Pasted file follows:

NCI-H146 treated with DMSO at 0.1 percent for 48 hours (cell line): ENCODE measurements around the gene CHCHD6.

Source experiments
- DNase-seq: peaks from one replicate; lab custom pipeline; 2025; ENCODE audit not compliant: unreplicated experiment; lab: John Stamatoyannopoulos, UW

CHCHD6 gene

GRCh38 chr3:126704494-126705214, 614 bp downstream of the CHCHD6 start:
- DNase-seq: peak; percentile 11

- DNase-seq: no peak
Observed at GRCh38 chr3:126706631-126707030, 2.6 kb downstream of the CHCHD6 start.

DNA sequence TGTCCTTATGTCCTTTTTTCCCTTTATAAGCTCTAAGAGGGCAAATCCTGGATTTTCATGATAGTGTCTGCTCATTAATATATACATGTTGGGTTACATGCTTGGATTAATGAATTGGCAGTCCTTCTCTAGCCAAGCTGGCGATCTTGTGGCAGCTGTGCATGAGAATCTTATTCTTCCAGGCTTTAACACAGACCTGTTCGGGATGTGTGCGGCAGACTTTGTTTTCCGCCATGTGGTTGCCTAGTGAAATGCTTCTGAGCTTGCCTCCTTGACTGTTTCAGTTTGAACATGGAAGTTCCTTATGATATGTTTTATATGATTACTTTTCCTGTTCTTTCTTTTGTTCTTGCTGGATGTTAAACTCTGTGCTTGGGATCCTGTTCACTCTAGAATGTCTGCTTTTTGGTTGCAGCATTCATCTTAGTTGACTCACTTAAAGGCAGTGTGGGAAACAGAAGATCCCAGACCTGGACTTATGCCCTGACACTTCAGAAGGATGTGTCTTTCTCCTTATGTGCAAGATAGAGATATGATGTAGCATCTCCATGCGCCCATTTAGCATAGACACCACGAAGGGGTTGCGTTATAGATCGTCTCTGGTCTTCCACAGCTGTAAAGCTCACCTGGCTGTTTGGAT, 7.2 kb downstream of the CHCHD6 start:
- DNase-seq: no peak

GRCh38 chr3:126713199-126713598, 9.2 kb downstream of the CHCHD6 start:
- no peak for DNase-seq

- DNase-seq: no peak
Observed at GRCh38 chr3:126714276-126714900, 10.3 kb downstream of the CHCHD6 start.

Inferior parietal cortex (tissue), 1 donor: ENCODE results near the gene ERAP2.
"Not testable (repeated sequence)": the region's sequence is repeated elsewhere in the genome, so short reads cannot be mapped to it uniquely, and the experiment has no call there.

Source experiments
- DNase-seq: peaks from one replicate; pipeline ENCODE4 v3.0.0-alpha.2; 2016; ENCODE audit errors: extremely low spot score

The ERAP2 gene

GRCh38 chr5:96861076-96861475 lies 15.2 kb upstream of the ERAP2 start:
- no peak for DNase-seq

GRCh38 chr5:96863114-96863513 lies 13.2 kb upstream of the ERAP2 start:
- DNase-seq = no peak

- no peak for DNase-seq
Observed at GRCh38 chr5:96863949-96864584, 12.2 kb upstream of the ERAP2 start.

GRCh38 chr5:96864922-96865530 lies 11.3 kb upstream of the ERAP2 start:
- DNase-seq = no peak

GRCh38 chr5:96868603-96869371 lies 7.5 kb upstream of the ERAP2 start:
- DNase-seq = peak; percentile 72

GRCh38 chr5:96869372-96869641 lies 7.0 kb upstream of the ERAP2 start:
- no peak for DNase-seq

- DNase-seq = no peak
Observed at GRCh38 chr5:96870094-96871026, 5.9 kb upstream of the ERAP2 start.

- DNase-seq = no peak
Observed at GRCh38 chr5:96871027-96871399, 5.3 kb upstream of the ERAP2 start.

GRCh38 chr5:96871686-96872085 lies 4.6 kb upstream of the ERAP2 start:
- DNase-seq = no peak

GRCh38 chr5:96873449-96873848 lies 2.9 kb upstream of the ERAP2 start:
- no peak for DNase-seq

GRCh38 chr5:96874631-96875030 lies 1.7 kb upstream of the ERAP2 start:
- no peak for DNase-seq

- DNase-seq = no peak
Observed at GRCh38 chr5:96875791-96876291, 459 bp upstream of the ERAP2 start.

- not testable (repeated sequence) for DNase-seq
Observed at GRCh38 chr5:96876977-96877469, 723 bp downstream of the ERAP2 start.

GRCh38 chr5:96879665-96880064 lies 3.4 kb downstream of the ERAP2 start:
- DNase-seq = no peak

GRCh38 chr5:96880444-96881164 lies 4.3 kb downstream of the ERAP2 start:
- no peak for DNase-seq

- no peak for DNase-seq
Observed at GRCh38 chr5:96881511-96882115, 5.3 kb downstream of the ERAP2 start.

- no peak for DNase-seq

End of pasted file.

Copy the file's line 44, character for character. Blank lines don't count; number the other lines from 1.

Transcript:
- not testable (repeated sequence) for DNase-seq